Felix’s main characteristics are that he is very neat and very emotional. He cleans up after himself, tucks in his shirt, and is sad about his wife wanting a divorce. Naturally, The Odd Couple rolls out the obvious gay jokes: “He seems a little gay,” a friend observes. “He seems incredibly gay,” Oscar retorts to a roaring audience. There are also plenty of yawn-inducing men-vs.-women relationship jokes. One scene involves Oscar’s poker buddies (Dave Foley, Wendell Pierce) hanging around to complain about their wives: “You’ve met my wife. Why would I want to live longer?” Oscar has a wall of televisions that his friends admire; one claims that you can either have the TVs or have the wife. Because, you see, women do not like to watch television and they especially hate it when their husbands watch it, too.
Another confusing joke involves Oscar’s neighbor and crush, Casey (Leslie Bibb), who he lures to his apartment by sneaking his mail into her mailbox. Oscar and Felix are set to go on a double date with Casey and her sister Emily (Lindsay Sloane). Upon introducing herself, Emily gestures to herself and her sister and self-deprecatingly remarks, “Yes we can from the same gene pool. Thanks, nature!” Which, I suppose, is a joke about how Emily is unattractive, particularly in comparison to her sister? But, she isn’t? It’s basically just, “Well, this actress is brunette, so let’s pretend she’s not as hot as her blonde sister.” It is more confusing than offensive, and absolutely devoid of laughs.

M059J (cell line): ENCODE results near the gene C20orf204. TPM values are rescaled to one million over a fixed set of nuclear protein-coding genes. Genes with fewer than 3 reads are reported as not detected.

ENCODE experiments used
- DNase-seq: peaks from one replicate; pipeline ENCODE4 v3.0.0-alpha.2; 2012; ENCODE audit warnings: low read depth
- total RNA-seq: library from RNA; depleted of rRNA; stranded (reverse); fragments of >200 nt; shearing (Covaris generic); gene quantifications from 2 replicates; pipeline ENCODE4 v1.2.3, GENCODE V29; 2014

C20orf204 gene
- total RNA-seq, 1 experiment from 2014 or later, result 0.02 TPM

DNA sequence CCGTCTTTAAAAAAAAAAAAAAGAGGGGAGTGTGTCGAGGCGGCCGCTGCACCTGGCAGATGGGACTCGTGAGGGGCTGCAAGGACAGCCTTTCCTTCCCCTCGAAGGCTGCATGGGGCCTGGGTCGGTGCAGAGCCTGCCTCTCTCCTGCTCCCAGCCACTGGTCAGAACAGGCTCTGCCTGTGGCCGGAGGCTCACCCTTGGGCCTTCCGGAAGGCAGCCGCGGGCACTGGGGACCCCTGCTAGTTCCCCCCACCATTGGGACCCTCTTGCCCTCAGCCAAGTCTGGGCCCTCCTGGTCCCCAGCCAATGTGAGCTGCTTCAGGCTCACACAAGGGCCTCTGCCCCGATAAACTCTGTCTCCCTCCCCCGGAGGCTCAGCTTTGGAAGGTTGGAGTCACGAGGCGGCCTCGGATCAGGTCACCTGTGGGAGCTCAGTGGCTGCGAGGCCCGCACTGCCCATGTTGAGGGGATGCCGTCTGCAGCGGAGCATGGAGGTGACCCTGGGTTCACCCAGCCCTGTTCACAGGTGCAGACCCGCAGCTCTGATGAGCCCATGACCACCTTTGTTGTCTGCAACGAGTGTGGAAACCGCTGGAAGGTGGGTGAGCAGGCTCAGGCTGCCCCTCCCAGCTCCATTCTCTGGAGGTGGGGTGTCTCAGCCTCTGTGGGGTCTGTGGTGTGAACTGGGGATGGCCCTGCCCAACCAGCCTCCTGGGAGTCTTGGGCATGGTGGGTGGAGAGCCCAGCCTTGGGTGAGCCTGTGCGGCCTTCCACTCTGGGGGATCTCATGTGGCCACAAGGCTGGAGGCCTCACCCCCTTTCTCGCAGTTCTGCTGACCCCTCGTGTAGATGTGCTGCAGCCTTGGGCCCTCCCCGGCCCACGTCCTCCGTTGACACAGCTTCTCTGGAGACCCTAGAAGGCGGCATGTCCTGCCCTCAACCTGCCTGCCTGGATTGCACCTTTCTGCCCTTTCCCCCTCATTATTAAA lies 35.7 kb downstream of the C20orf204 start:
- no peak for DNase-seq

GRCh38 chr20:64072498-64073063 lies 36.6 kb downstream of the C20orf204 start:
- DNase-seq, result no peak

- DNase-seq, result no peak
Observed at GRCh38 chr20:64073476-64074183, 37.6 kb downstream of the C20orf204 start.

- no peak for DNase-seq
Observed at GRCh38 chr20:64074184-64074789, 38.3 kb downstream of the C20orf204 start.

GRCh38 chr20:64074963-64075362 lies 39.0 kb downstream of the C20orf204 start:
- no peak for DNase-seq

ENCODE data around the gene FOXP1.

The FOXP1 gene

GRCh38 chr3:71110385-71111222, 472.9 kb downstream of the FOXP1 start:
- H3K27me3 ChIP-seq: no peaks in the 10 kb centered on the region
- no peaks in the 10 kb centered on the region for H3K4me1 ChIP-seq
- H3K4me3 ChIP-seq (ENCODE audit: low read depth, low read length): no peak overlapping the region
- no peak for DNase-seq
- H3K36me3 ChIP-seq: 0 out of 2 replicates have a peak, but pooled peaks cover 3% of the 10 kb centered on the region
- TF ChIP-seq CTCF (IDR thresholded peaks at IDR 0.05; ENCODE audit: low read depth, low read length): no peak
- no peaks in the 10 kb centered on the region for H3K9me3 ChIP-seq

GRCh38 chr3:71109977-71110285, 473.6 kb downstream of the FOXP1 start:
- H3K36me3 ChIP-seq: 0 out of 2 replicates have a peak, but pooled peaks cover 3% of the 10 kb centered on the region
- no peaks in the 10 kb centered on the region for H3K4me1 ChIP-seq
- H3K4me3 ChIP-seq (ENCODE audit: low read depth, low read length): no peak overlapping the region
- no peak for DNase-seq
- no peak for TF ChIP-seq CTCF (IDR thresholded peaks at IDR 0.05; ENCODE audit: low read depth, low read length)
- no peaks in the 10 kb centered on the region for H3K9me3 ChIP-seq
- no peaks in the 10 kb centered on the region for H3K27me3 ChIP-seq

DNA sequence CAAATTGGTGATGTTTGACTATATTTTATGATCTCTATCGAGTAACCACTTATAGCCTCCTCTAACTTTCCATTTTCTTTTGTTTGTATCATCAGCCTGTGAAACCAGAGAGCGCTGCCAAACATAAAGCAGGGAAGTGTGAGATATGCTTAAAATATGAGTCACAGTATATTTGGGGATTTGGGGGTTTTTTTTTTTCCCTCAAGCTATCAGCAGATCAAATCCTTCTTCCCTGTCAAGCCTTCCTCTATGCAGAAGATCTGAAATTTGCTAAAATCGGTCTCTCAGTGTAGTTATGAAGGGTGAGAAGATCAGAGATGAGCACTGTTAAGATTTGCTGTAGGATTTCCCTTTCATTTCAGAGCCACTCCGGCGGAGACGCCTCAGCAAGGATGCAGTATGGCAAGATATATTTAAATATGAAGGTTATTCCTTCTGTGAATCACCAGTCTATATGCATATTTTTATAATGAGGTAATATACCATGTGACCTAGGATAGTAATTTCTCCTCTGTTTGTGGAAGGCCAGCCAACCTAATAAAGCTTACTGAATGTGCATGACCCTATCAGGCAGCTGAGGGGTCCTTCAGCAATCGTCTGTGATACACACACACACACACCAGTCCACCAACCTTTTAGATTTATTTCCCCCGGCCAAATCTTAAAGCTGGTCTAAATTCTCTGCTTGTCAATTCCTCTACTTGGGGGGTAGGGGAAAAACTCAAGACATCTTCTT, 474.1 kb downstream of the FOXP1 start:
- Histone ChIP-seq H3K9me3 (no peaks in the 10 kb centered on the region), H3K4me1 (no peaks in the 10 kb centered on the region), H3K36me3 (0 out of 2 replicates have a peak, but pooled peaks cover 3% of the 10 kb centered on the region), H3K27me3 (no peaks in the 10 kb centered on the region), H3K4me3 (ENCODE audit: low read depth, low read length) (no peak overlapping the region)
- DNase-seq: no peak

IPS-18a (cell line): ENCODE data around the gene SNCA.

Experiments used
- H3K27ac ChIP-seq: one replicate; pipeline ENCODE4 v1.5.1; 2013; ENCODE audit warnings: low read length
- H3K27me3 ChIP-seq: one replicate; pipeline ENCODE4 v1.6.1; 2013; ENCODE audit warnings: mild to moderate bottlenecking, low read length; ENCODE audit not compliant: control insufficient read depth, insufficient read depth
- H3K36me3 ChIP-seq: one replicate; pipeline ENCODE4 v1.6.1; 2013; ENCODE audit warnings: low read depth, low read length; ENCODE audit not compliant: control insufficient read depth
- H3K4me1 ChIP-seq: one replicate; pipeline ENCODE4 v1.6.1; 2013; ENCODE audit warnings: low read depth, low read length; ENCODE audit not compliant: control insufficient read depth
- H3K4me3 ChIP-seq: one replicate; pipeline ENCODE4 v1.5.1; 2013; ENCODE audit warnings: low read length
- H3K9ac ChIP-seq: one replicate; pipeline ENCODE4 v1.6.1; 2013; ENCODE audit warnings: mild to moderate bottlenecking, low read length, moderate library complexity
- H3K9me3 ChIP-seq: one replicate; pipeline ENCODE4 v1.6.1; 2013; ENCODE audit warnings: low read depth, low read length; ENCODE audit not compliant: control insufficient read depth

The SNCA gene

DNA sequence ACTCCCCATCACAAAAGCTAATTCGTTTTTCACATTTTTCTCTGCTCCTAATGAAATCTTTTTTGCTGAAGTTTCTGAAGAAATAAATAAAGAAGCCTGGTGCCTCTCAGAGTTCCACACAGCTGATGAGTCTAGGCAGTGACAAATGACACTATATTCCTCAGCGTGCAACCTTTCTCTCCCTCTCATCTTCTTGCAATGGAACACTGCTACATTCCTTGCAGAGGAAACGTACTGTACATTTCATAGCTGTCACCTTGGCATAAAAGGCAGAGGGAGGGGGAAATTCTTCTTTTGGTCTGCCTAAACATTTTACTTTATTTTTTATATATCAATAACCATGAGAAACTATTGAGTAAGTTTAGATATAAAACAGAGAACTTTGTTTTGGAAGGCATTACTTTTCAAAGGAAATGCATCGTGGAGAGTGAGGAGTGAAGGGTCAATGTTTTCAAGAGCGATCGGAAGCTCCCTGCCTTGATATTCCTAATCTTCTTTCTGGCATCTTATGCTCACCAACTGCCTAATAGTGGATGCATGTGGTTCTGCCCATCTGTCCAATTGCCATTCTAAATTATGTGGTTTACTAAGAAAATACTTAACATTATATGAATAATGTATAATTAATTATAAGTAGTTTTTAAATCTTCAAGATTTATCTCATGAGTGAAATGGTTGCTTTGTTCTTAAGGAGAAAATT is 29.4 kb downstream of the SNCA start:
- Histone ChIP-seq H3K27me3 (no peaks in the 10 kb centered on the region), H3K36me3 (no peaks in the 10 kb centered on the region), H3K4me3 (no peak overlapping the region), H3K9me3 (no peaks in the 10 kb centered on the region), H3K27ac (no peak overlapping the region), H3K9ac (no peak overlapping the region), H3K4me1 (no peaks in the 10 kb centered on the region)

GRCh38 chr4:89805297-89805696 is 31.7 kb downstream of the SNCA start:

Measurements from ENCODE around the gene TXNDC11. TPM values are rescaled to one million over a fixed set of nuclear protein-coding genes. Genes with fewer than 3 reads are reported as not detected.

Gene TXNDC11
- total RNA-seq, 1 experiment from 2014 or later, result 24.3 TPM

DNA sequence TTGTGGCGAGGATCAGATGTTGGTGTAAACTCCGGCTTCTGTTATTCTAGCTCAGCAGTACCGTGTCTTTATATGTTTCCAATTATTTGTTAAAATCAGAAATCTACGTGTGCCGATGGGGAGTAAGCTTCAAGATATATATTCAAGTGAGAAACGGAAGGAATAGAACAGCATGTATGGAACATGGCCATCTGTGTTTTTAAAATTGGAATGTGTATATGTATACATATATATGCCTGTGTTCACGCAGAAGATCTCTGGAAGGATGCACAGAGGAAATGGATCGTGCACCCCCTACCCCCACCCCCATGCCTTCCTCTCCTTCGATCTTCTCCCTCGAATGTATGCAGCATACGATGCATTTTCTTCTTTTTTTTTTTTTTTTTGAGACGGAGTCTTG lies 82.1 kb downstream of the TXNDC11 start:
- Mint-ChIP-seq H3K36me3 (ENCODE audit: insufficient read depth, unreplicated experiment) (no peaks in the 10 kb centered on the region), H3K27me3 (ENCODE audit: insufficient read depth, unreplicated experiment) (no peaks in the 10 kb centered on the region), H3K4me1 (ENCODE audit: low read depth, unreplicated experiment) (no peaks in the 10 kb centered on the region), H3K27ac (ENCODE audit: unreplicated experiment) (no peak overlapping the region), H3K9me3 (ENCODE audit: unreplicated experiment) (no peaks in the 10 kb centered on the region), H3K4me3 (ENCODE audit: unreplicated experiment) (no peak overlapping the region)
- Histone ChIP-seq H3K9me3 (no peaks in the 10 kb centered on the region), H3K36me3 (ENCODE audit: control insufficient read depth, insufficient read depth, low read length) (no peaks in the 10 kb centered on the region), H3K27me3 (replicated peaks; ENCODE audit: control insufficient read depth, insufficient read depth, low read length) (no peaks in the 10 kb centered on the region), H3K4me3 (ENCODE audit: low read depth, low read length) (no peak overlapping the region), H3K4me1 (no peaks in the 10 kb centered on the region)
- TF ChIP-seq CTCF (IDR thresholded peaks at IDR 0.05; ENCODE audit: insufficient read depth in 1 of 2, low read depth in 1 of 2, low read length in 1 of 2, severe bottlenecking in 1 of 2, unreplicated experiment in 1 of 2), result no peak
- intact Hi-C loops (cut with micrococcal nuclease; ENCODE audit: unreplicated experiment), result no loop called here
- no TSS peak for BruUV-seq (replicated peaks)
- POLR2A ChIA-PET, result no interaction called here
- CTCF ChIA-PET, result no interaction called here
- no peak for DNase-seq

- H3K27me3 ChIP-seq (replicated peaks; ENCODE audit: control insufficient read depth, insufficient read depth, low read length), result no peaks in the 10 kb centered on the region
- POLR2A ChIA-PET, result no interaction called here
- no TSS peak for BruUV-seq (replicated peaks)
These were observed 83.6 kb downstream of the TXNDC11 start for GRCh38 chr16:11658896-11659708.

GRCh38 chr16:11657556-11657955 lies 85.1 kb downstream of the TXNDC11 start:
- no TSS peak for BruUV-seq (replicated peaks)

Neither Lennon nor Perry is memorable here, despite the fact that they are both objectively talented enough to work with the material. Instead, Perry yells all of his lines while Lennon exaggerates every single action — it’s CBS Multi-camera Acting 101, and it wears thin by the end of the cold open.
Mostly, The Odd Couple serves as another chance for Matthew Perry to work on television. It’s actually a smart decision on his part: It’s a well-known story with a built-in fan base (fans of the original, fans of CBS in general), it’s premiering after the ratings juggernaut The Big Bang Theory, and it’s ostensibly taking the place of Two and a Half Men, a similarly awful sitcom about two men living together that relies on gay jokes (the straight men literally get married to each other this season) and innuendos. It has the potential to last forever, even if it never rises above mediocrity. But that’s probably perfect for Perry, who might get to finally settle down on a show for more than one season.